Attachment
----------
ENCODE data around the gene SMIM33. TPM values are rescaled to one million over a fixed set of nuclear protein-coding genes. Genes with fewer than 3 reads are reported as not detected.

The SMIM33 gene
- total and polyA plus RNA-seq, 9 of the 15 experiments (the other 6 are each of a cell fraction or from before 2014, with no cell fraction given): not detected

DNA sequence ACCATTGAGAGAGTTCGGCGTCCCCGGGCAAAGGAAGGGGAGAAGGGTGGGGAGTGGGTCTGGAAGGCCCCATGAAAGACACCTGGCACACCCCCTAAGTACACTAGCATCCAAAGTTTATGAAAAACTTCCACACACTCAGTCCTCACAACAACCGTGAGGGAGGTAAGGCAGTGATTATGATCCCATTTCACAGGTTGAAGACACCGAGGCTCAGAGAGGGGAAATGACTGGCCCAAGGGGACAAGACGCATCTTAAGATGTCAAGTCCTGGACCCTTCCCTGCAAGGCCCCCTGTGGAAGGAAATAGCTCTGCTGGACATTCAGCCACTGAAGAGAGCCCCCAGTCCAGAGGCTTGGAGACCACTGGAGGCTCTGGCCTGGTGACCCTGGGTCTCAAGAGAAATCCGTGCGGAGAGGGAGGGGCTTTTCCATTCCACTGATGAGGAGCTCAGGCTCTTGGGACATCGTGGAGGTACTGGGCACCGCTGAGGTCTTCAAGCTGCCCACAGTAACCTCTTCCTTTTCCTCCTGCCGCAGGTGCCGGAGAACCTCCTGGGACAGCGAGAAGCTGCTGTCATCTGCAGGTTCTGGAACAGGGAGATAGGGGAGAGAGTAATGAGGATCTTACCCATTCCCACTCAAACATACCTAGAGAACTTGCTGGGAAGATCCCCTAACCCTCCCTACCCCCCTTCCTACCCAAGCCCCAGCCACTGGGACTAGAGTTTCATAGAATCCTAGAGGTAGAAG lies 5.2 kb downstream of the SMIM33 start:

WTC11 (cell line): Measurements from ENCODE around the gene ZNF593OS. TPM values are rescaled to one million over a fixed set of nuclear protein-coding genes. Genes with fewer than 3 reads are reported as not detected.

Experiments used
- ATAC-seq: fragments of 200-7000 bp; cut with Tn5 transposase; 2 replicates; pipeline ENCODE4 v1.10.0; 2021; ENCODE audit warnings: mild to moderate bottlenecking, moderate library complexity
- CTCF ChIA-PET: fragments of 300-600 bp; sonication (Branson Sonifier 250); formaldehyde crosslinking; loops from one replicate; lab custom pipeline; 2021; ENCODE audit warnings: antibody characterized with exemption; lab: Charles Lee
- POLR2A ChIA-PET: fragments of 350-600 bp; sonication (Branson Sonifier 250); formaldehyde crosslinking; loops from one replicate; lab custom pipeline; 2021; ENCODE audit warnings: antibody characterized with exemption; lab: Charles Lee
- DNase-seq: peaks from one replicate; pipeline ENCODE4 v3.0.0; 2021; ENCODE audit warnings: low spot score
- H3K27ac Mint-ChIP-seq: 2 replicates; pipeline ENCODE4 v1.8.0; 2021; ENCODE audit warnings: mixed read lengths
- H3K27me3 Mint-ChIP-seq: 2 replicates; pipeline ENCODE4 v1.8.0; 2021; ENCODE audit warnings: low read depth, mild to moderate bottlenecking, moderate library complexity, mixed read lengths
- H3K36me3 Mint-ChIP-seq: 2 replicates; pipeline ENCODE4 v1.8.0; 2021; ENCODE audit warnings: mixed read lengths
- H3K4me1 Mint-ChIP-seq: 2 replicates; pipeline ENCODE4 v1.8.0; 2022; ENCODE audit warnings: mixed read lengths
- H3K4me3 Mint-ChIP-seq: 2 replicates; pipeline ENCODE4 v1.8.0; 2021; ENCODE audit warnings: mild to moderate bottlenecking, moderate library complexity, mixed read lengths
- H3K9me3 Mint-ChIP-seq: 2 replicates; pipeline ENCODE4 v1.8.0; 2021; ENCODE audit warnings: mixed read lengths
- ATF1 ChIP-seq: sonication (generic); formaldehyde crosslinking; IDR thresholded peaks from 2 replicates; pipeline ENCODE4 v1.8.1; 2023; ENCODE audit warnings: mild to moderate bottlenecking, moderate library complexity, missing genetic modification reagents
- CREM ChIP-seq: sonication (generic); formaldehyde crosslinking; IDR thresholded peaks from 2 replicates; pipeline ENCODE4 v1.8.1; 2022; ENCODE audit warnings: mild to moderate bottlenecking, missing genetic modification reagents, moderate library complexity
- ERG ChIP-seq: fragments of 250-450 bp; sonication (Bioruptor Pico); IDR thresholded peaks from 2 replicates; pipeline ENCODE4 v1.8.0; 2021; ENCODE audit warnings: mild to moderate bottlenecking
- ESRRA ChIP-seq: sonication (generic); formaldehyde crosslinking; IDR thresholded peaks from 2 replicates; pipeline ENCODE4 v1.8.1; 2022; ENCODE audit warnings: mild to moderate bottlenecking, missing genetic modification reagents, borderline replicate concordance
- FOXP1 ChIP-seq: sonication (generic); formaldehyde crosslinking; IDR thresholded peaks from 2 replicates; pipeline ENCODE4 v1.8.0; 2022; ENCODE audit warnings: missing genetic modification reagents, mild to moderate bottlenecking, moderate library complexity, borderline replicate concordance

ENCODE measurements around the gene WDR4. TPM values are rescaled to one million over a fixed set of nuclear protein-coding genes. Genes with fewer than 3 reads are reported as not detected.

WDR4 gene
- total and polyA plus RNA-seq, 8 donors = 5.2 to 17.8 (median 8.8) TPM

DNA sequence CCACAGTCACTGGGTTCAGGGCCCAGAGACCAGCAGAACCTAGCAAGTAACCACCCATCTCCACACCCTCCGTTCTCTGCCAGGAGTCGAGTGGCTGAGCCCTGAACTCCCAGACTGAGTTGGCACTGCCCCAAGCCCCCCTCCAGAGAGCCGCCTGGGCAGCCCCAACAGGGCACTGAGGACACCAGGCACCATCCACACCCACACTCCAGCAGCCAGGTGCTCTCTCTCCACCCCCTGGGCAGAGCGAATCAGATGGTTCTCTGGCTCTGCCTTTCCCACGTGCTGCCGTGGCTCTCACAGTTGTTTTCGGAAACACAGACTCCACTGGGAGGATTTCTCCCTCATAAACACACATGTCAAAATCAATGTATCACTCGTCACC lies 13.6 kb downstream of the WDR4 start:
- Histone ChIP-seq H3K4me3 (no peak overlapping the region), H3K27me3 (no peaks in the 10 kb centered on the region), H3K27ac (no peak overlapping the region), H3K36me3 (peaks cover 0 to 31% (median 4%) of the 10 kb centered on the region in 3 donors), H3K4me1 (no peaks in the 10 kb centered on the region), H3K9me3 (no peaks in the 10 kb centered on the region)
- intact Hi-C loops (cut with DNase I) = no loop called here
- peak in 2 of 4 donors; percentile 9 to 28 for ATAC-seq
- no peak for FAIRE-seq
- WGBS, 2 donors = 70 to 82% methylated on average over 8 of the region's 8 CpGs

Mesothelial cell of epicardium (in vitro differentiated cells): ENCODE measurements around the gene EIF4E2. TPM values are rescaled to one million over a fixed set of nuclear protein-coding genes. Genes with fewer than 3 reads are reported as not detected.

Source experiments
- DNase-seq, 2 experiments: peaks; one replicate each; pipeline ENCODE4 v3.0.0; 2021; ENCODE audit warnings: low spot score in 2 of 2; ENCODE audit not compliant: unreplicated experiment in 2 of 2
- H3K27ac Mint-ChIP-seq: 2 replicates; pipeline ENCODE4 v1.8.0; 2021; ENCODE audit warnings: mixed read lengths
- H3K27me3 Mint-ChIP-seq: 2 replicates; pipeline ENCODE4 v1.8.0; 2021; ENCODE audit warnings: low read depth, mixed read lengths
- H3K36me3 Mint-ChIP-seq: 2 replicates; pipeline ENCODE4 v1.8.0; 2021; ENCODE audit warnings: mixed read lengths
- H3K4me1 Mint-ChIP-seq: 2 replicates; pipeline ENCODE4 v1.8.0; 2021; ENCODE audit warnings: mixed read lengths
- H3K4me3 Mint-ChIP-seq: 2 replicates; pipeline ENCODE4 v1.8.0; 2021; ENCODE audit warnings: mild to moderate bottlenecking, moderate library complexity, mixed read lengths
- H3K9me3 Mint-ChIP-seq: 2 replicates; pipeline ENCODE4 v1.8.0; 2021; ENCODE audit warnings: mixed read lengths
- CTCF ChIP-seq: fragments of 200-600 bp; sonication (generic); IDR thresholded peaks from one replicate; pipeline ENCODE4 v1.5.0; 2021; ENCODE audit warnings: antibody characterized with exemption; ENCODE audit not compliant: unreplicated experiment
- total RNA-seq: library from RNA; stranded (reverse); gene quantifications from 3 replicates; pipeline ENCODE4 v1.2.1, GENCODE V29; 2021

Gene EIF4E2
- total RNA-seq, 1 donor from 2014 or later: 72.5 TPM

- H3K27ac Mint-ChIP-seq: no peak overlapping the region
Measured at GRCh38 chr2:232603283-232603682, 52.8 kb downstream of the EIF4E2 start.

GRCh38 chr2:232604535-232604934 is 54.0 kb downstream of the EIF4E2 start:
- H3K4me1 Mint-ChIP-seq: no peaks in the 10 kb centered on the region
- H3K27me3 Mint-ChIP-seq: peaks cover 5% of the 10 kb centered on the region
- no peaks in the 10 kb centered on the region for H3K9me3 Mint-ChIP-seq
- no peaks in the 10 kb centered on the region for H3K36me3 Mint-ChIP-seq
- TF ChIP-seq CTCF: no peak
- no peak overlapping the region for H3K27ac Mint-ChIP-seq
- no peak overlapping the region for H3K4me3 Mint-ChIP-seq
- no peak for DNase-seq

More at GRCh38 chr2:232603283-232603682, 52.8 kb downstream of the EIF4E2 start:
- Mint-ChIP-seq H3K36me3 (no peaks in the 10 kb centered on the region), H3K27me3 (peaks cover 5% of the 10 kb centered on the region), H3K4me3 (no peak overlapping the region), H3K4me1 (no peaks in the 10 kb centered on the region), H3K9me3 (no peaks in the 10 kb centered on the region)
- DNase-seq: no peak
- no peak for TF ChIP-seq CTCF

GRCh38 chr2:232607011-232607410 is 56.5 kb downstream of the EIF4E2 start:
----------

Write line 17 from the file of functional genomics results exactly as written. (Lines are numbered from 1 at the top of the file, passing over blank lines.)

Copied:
- ATF1 ChIP-seq: sonication (generic); formaldehyde crosslinking; IDR thresholded peaks from 2 replicates; pipeline ENCODE4 v1.8.1; 2023; ENCODE audit warnings: mild to moderate bottlenecking, moderate library complexity, missing genetic modification reagents